Improvisation and Musical Form

Edward Weiss

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Do you ramble on endlessly with your improvisations? If so, good. This has its place in music making and in new age piano playing in particularly. Just listen to New Age pianist Michael Jones's music to hear an example of this kind of free-form improvisation.

Now, some of you want to create something that will give the listener a slightly more cohesive experience. How is this accomplished? By forming the music into a shape - an ABA shape for our purposes here. To give form to music does not require as much theory and technique as most people think. In fact, it is as simple as applying the principles of repetition and contrast.

Now in most new age piano music there is some kind of form that the composer uses whether it's extended “A" form ala Michael Jones, or extended “A" extended “B" and back to “A" again as in some of George Winston's music. Think in sections people. A section of music can last for as long as the person who created it is involved with it- that is, as long as the inspiration is fresh.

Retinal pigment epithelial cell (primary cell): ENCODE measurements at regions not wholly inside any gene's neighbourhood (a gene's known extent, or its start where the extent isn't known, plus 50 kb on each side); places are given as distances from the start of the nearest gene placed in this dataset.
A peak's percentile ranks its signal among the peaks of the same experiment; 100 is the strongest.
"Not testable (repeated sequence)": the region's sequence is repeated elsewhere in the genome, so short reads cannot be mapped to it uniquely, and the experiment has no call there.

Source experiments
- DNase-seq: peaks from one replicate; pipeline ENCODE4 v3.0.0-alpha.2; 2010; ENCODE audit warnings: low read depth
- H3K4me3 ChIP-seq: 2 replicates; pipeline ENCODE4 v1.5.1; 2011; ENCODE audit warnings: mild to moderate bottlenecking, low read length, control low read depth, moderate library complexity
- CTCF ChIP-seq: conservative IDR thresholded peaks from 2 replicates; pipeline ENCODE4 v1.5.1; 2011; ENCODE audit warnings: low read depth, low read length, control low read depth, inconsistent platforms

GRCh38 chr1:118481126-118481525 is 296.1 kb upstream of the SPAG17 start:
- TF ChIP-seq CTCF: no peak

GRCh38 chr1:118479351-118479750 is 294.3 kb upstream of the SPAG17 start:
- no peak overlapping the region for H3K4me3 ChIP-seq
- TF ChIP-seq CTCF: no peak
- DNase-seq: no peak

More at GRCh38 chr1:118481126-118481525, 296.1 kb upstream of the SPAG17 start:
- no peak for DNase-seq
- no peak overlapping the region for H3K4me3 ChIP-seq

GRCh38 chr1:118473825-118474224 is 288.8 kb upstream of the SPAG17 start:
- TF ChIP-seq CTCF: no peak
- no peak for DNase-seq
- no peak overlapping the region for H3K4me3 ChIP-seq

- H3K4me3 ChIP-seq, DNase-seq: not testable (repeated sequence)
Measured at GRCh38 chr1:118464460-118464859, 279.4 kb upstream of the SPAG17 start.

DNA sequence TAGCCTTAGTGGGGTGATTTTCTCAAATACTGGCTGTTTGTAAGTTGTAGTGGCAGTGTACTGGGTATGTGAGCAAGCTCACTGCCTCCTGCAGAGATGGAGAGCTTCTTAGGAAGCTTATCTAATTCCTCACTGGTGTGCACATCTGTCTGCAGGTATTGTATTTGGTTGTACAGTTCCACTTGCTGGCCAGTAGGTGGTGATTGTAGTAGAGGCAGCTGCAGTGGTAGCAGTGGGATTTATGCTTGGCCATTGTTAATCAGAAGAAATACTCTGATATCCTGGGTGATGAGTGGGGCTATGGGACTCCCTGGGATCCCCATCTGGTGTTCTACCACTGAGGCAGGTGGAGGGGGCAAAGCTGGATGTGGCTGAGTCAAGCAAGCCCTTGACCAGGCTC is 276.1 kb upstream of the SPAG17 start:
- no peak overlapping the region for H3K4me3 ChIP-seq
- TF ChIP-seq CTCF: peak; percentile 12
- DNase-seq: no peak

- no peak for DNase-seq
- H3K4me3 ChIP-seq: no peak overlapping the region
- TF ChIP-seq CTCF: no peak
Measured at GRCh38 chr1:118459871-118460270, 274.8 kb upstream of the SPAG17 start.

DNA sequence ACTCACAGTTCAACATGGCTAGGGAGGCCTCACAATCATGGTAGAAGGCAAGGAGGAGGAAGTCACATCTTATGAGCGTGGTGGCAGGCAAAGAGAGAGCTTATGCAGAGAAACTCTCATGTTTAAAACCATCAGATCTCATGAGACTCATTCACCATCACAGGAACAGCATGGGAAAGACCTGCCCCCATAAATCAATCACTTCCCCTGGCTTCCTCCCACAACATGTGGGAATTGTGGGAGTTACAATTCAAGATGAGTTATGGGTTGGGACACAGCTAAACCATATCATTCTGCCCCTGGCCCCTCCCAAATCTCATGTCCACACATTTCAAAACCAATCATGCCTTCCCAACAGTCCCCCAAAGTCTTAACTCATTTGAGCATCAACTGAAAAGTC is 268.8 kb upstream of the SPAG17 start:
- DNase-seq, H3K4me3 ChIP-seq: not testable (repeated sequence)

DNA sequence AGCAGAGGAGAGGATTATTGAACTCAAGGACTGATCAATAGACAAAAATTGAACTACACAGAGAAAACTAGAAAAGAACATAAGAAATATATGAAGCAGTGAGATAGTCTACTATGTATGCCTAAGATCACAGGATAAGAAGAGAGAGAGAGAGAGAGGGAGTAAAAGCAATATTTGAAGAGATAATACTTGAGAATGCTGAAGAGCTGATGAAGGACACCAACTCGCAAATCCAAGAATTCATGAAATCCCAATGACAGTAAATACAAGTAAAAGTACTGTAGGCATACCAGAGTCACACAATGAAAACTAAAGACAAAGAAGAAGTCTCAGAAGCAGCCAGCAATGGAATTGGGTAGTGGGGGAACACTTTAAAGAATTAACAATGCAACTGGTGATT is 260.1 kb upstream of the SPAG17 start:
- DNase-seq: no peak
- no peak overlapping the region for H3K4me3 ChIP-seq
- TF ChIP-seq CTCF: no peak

As soon as the music sounds dull it's time for a change - the next section of music. This is the point where a composer will add something-new (contrast) or, if she is smart, end the piece. If the music does not have that freshness, that touch of inspired in the moment fantasy, you'll be able to detect and hear it. Some composers are so in touch with their feeling that they can take you on a 20 or 30 minute journey using very little means - but by using the elements of repetition and contrast maintain listener interest.

First, get your “A" section. The first few bars (8 usually) is more than enough to propel you forward. You must adopt a listening attitude to hear what is coming next. You don't force nor will it into being. This will not give you what you want, which is, I'm assuming, inspired content. Listen, listen, listen and the music will come. If it doesn't just do what Beethoven did.

He worked on 3 or 4 pieces at a time. When the inspiration dried up on a particular piece he was working on, he just moved on to another and picked up on the others later on. You can do the same. Be bold and go forward. Don't be afraid of making mistakes. Be afraid of not trying.

Edward Weiss is a pianist/composer and webmaster of Quiescence Music's online piano lessons . He has been helping students learn how to play piano in the New Age style for over 14 years and works with students in private, in groups, and now over the internet. Stop by now at for a FREE piano lesson!


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